Background: Sedation and analgesia have an important impact on the outcome of patients treated with mechanical ventilation. International guidelines recommend use of sedation protocols to ensure best patient care.
Objective: To determine the sedation practice of intensive care nurses weaning adults from mechanical ventilation.
Methods: A cross-sectional survey with a self-administered questionnaire was used to determine sedation practices of Flemish critical care nurses during weaning. Consensus on content validity was achieved through a Delphi procedure among experts. Data were collected during the 32nd Annual Congress of the Flemish Society of Critical Care Nurses in Ghent, Belgium, December 2014.
Results: A total of 342 nurses were included in the study. Of these, 43.7% had a sedation protocol in their unit that was used by 61.8% of the respondents. Sedation protocols were more often available (P < .001) in academic hospitals (72%) than in general hospitals (41.5%). Sedatives were administered via continuous infusion with bolus doses if needed (81%). Level of sedation was assessed every 2 hours (56%), mostly via the Richmond Agitation-Sedation Scale (59.1%). Daily interruption of sedation was used by 16.5% of respondents. The biggest barriers to daily interruption were patient comfort (49.4%) and fear of respiratory worsening (46.6%).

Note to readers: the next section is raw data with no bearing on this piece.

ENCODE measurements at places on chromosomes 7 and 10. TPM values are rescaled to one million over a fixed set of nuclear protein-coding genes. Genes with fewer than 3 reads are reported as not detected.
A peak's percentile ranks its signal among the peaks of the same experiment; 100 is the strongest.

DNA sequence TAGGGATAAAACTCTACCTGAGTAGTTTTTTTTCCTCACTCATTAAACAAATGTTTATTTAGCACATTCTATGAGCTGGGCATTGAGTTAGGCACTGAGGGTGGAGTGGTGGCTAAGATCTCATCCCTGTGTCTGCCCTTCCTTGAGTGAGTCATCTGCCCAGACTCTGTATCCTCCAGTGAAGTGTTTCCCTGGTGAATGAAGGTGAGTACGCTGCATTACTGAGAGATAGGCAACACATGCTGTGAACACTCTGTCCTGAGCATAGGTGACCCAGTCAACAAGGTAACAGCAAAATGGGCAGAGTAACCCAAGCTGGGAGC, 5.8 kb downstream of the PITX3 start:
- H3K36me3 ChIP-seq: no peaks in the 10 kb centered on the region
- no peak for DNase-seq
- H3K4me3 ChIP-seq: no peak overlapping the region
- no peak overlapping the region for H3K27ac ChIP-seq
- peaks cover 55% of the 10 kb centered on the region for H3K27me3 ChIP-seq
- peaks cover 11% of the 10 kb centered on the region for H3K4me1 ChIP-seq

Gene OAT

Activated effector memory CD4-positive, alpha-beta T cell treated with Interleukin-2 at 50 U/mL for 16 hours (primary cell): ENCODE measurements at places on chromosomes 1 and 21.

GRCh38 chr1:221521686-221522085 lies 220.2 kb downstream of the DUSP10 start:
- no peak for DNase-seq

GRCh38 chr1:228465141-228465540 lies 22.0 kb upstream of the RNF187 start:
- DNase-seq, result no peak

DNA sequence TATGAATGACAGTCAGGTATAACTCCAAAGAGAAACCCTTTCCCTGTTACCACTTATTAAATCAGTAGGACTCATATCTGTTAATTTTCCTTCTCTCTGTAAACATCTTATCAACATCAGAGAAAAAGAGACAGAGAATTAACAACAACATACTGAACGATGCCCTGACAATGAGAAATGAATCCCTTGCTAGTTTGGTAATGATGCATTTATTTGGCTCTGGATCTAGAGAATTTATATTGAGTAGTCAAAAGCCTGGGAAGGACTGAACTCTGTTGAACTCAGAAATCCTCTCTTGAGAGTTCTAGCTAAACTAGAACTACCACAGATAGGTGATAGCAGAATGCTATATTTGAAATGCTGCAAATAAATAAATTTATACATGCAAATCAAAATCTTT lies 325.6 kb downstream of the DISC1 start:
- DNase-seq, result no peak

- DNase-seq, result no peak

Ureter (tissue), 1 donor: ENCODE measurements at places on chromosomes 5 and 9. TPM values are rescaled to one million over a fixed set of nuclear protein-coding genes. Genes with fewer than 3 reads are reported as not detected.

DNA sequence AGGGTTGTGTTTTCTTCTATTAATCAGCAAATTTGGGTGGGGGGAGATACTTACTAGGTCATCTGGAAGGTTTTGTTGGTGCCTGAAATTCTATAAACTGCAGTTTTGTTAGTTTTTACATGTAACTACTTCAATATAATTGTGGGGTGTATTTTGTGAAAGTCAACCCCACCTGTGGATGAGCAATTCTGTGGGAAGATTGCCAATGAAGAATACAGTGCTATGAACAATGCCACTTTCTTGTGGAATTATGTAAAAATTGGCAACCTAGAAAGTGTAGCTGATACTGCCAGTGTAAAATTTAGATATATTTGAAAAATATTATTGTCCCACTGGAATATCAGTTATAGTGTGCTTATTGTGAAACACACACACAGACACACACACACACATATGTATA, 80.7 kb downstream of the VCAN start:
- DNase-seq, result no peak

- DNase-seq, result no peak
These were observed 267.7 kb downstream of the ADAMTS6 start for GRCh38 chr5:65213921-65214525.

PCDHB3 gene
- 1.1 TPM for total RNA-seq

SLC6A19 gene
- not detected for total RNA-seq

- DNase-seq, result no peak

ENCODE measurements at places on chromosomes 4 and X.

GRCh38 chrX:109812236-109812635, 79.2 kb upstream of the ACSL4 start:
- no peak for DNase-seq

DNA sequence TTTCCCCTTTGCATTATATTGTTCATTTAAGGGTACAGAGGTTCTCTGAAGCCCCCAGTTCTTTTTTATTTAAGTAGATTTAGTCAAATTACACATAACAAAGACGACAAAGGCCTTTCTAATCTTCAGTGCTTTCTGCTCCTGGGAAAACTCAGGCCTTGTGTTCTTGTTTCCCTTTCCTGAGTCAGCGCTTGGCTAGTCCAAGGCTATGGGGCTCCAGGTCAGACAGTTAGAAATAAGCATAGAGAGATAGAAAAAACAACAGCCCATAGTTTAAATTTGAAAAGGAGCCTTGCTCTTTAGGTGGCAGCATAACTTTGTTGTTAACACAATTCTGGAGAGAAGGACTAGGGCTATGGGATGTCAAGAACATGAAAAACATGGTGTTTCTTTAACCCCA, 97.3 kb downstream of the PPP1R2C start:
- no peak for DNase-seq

Conclusions: A considerable discrepancy exists between international recommendations and actual sedation practices. Standardization of sedation practices across different institutions on a regional and national level may improve the quality of care.